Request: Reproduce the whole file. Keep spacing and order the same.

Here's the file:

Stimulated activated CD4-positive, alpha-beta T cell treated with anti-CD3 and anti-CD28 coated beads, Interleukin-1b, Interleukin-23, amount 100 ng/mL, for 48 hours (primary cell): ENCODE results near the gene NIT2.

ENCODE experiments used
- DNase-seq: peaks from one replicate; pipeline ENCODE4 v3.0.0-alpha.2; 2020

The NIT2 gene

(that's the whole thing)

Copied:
Stimulated activated CD4-positive, alpha-beta T cell treated with anti-CD3 and anti-CD28 coated beads, Interleukin-1b, Interleukin-23, amount 100 ng/mL, for 48 hours (primary cell): ENCODE results near the gene NIT2.

ENCODE experiments used
- DNase-seq: peaks from one replicate; pipeline ENCODE4 v3.0.0-alpha.2; 2020

The NIT2 gene